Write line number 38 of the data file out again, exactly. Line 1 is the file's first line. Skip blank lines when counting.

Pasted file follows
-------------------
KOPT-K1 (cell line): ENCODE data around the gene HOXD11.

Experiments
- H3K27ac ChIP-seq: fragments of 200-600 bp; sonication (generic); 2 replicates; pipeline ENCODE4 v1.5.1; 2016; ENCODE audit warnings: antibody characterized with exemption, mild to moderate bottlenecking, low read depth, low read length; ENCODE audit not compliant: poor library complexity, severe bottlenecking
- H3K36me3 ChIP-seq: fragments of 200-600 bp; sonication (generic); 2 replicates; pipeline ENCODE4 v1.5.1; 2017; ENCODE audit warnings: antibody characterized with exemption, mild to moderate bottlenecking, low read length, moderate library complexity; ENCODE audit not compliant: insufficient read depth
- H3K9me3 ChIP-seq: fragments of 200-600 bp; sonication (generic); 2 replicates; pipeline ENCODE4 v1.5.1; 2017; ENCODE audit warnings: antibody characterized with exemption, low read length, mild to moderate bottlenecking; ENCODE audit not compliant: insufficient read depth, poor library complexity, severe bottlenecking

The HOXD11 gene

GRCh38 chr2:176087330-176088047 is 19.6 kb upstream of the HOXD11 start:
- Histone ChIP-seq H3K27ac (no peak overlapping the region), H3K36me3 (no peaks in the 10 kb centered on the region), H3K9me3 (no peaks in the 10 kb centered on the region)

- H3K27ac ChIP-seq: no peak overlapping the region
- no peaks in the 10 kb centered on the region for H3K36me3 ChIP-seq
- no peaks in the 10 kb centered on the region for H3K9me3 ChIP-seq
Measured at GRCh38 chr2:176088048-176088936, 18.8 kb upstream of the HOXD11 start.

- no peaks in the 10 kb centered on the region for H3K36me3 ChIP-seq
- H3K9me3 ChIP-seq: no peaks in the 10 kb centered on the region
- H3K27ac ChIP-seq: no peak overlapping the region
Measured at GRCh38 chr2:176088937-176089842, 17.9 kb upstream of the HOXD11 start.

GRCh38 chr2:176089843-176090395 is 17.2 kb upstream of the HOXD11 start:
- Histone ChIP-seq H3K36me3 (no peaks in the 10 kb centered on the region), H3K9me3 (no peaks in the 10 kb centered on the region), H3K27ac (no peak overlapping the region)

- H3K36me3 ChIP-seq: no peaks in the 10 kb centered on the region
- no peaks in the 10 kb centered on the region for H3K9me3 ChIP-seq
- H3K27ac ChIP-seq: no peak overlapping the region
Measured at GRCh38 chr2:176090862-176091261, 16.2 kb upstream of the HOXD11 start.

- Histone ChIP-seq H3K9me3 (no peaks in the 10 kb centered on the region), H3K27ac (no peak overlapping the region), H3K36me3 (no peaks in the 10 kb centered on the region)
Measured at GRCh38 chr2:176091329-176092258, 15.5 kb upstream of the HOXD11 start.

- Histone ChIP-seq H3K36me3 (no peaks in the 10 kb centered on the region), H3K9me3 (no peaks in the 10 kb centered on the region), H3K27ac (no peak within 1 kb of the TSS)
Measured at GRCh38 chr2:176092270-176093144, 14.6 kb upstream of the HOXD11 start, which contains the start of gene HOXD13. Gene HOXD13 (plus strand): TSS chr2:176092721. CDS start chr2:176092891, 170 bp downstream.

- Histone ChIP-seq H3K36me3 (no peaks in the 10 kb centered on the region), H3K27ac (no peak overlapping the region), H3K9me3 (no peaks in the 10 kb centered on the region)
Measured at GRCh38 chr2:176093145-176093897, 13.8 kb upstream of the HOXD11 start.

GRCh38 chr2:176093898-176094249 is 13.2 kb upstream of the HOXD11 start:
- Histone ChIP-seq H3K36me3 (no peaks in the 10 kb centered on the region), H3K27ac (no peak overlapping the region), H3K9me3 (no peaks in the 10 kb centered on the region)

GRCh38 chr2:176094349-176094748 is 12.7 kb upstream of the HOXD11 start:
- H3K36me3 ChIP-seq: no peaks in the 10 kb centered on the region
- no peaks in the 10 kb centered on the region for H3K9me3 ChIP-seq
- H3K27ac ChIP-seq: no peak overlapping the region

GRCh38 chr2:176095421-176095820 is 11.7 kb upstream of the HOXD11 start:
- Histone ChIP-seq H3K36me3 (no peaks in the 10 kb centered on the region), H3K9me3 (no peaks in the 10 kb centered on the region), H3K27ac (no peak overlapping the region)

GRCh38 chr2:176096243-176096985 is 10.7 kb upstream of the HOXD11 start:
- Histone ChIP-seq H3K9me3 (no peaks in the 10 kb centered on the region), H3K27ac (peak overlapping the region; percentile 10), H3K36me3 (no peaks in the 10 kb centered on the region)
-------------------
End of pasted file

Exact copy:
- Histone ChIP-seq H3K9me3 (no peaks in the 10 kb centered on the region), H3K27ac (peak overlapping the region; percentile 10), H3K36me3 (no peaks in the 10 kb centered on the region)